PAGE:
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Title: Growth periodicity in Pinus sylvestris L., with special reference to the effect of day-length
Author: Wareing, P. F.
Awarding Body: University of London
Current Institution: Royal Holloway, University of London
Date of Award: 1950
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In recent years there has been a great revival of interest among plant physiologists throughout the world in problems associated with growth and development in plants. Most of this recent work has been carried out with annual species since it is generally considered more convenient to work with such plants. For this reason our knowledge of the physiology of growth in woody species falls short of that for herbaceous plants. There can be no doubt, of course, that many of the results obtained from the study of herbaceous plants hold also for woody species. For example, evidence will be brought forward below to support the view that the mechanism of photoperiodism is the same for both woody and herbaceous species. Similarly, it has been shown (Czaja, 1934) that auxin is present in the growing shoots of certain woody species, just as in herbaceous plants. Nevertheless, there are many features of growth peculiar to woody species and not found in typical herbaceous plants. For example, growth of the shoot in herbs is normally terminated by flower formation, whereas in most woody species the annual cycle of growth in a high proportion of the growing points is ultimately terminated not by a flower bud, but by a vegetative resting bud. Investigation of features of growth Great Britain are (1) temperature; (2) light intensity;(3) length of day. The probable importance of temperature and light intensity in affecting the annual cycle of growth in woody species has long been recognized, and in the past these, together with rainfall, have generally been considered to be the over-riding factors. The discovery, however, that such processes as the duration of extension growth and time of leaf-fall in woody species may be affected by length of day under experimental conditions (Garner ana Allard, 1923) raises the question as to how far this factor is important in affecting the annual rhythm of growth in nature. Very little definite information on this subject is available at present, and it was therefore decided to carry out an intensive study of the annual cycle of several growth processes in a single species, with special reference to the role of photoperiodic effects in the annual cycle of growth. For this purpose the species, Pinus sylvestris L, appeared to have several advantages, viz.: (1) Various other species of the genus Pinus were already known to show marked photoperiodic effects (Bogdanov, 1931, Kramer, 1936, Jester and Kramer, 1939), ana there were grounds for expecting that P. sylvestris would also prove to be 'photoperiodic' (Sylven, 1942).(2) It is a species which is indigenous to Great Britain (at least in the North, and is naturalised in southern England).Hence observations with respect to the annual cycle of growth under natural climatic conditions could be regarded as 'normal' for this species. An intensive study of the annual cycle of growth, in the light of more recent advances in the physiology of development, does not appear to have been made previously for a woody species, although it has been done for various herbaceous plants, including the onion (e.g. Heath, 1940) and certain cereals (e.g. Purvis and Gregory, 1937).Before the experimental work is described, a brief account of the normal cycle of growth in Pinus sylvestris will be given, since a knowledge of this is essential before an attempt is made to discover the factors which determine it.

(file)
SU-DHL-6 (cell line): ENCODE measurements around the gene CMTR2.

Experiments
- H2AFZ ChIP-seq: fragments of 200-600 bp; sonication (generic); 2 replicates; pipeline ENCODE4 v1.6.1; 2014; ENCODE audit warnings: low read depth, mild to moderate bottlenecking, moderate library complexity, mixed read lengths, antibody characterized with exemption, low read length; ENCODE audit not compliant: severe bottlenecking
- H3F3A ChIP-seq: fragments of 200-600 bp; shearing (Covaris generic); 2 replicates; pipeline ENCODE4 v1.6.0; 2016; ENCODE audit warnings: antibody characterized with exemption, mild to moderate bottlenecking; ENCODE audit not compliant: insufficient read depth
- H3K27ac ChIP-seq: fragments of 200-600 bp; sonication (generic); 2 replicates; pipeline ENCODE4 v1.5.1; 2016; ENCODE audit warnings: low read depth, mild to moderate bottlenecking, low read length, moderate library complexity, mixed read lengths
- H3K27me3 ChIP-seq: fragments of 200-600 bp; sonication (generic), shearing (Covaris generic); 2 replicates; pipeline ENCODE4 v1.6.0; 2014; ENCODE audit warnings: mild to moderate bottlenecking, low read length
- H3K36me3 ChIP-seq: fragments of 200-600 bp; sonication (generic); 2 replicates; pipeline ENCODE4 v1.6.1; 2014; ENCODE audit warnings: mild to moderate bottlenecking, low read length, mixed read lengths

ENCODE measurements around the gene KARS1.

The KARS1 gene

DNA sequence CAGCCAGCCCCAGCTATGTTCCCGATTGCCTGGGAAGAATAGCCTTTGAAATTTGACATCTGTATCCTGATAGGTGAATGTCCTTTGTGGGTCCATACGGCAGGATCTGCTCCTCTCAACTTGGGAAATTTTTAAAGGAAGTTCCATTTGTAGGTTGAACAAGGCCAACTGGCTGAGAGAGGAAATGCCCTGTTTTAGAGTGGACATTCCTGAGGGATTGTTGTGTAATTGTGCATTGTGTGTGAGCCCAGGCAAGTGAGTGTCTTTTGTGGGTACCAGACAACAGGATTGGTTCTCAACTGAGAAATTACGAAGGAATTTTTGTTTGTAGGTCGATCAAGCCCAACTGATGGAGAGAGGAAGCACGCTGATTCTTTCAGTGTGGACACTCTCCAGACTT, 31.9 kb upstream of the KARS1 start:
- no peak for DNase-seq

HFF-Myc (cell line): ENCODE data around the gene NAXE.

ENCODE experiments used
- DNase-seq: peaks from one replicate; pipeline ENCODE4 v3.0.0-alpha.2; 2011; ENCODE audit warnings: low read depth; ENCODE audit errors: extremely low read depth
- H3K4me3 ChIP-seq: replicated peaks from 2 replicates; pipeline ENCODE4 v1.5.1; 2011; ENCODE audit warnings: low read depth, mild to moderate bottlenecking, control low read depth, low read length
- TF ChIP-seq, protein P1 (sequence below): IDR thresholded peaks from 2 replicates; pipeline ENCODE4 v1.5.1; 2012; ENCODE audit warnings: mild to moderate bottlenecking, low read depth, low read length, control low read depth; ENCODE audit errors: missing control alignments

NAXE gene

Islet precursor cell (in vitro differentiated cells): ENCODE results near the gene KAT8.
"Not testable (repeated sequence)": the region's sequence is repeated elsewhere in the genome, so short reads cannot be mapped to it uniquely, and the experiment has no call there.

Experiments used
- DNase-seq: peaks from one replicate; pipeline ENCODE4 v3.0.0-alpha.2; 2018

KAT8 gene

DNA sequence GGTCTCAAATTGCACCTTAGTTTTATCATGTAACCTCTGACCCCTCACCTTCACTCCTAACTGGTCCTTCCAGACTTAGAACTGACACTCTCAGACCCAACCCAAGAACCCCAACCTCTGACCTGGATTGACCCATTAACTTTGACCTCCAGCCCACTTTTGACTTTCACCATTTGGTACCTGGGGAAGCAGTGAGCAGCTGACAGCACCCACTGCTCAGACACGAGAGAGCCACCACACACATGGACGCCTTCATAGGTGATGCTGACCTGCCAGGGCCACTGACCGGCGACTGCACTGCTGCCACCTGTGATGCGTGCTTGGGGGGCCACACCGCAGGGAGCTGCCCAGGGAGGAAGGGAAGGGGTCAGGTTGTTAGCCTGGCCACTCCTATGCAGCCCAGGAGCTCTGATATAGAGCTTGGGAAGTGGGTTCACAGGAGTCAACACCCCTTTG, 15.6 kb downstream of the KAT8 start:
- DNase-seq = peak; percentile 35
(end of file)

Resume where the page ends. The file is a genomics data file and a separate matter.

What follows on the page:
Supervisor: Not available Sponsor: Not available
Qualification Name: Thesis (Ph.D.) Qualification Level: Doctoral
EThOS ID:  DOI: Not available
Keywords: Plant Sciences